Briefly Noted

I am reading Memories of Chekhov edited by Peter Sekirin. It is not a biography, or an autobiography but rather the recollections of the many people who knew Chekhov during his relatively short life-- he died from tuberculosis when he was only 44. The book recounts his early life from the members of his close and large family. He was described as outgoing, friendly, well-read and eager to pass along writing suggestions to the aspiring writers who knew him. One friend wrote that Chekhov was “a thin tall man with a fine, dark beard…who seemed to me a very joyful and happy young man.” Another recalled that “he was a very graceful, proud and tender man.” The book is a delightful account of a fascinating individual.

In a moving tribute to his wife, Iris Murdoch, John Bailey writes about their early life together and her gradual descent into the ravages of Alzheimer’s. He says: Alzheimer’s is, in fact, like an insidious fog, barely noticeable until everything around has disappeared. After that, it is no longer possible to believe that a world outside fog exists. It begins with forgetting words. Iris is talking or lecturing and then comes to a thought that she can’t find the word for. Sentences are not always completed. They start and then stop in mid-stream. Bayley comments, When writing about the onset of Alzheimer’s, it is difficult to remember a sequence of events—what happened when, in what order. There are 5 million people in the United States who have Alzheimer’s. And while much has been written about the neurophysiology of the disease, little is known about what it is like to experience it. Anyone who tries to write about it is limited by the fact that they are either beset with it or are only able to observe how the stricken person behaves.

Hemingway is most often associated with Spain, Cuba and France, but he visited Italy frequently and wrote about it often. He first spent time there during World War I when he volunteered as a Red Cross ambulance driver. Then again in Venice after World War II, where he went duck hunting in the Venice Lagoon and wrote Across the River and Into the Trees at the Locanda Cipriani on the island of Torcello. Richard Owen’s Hemingway in Italy reminded me of the times I have visited those places and the good times I have had there. “If the Italian landscape, from the Venetian lagoons and marshes to the Dolomites as well as Liguria and Sicily, had a profound effect on him, so too did the Italian people – not just the aristocrats he came to know so well in Venetian high society, but also the ordinary Italians he came across, from soldiers, drivers and waiters to lace makers and hunters.”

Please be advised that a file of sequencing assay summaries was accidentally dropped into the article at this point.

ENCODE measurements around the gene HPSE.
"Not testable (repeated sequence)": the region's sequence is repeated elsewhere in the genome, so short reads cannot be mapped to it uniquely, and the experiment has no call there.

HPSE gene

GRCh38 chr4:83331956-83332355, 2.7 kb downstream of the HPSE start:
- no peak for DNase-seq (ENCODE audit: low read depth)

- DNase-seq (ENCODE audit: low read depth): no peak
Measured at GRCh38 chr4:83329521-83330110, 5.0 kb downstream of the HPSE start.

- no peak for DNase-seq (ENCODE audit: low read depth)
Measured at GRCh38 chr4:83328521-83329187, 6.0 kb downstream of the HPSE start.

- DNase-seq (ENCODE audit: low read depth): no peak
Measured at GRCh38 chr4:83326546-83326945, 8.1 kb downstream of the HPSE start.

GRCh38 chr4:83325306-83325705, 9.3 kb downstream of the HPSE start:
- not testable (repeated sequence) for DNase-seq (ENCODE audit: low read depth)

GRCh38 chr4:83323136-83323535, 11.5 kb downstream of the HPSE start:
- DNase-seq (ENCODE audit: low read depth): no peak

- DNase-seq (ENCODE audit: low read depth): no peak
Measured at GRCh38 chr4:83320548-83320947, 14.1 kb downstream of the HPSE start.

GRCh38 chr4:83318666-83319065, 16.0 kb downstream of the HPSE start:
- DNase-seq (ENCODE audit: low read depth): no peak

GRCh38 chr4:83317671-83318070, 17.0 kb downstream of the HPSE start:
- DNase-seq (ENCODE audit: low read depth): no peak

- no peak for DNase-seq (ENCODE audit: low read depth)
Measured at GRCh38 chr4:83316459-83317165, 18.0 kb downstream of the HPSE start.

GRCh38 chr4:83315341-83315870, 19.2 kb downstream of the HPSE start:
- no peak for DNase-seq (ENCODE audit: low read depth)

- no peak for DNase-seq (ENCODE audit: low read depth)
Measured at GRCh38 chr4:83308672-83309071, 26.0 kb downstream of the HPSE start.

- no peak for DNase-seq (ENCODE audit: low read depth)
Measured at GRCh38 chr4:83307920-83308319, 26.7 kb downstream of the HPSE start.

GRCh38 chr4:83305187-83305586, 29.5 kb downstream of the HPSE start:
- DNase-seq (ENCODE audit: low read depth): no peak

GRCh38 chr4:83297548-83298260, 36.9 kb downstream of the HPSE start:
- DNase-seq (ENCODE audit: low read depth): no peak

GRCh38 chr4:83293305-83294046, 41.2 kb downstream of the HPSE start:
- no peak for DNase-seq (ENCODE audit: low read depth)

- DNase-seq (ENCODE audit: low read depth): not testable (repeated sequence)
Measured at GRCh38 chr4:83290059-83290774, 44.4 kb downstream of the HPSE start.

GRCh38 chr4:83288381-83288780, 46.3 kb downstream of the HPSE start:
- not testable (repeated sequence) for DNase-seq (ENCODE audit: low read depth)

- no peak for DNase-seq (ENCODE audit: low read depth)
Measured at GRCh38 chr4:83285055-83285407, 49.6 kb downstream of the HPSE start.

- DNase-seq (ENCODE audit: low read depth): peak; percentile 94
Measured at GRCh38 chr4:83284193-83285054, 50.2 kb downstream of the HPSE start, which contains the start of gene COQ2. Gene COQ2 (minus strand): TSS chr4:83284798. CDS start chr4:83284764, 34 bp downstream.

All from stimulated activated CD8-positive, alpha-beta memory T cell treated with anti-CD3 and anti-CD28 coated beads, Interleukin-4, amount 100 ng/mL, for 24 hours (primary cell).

Shortly before he died, David Hume wrote a short summary of his life and works. In My Own Life, he writes about his youth, family and especially his mother who devoted herself entirely to rearing and educating her children. What a difference that can make! From time to time he traveled to France to write and edit his books that were not well received initially. Late in life he suffered from gastrointestinal problems that led to his death. Although in some pain, he confessed, “I have suffered very little pain from my disorder and what is more strange, have, notwithstanding the great decline of my person, never suffered a moment’s abatement of my spirits…” My Own Life ends with a moving eulogy by his friend and fellow writer, Adam Smith.


Linda said...

I like your "Briefly Noted" posts - reminds me of a similar column in The New Yorker. The editors will publish a lengthy review of a chosen book, then follow it with 4 or 5 mini book reviews - the latter which have led me to some excellent reading.

I love to read biographies and memoirs - just finished a memoir that I will post about soon. It is so interesting to learn how memorable persons came to be who they were/are.

It is tragic how many 19th century, and even into early 20th century, men and women of letters and other artists were struck down too soon by tuberculosis - Chekhov, Lawrence, Kafka, Chopin, all of the Bronte siblings. What a scourge that disease was.

Alzheimer's disease seems like the plague of our era. I watched the movie "Iris" (played by Judi Dench) not long ago, very good. Every time I cannot summon the word I want, I panic, because that's how it began with her.

The Hume cameo was the most consoling. I would like to read it, especially about his selfless mother. I've also read that Hume was a closet atheist.

Richard Katzev said...

Thank you, Linda: Yes, I got the idea from the New Yorker Briefly Noted comments in each issue.

Eager for your next post. It's been a while,

Also Keats died of TB, I believe.

I've also seen the movie, the young (Kate Winslet) and old Murdoch (Judi Dench). We all forget words, Linda, but don't panic, unless you begin forgetting where you live and start walking out on the streets in the middle of the night wearing your pajamas.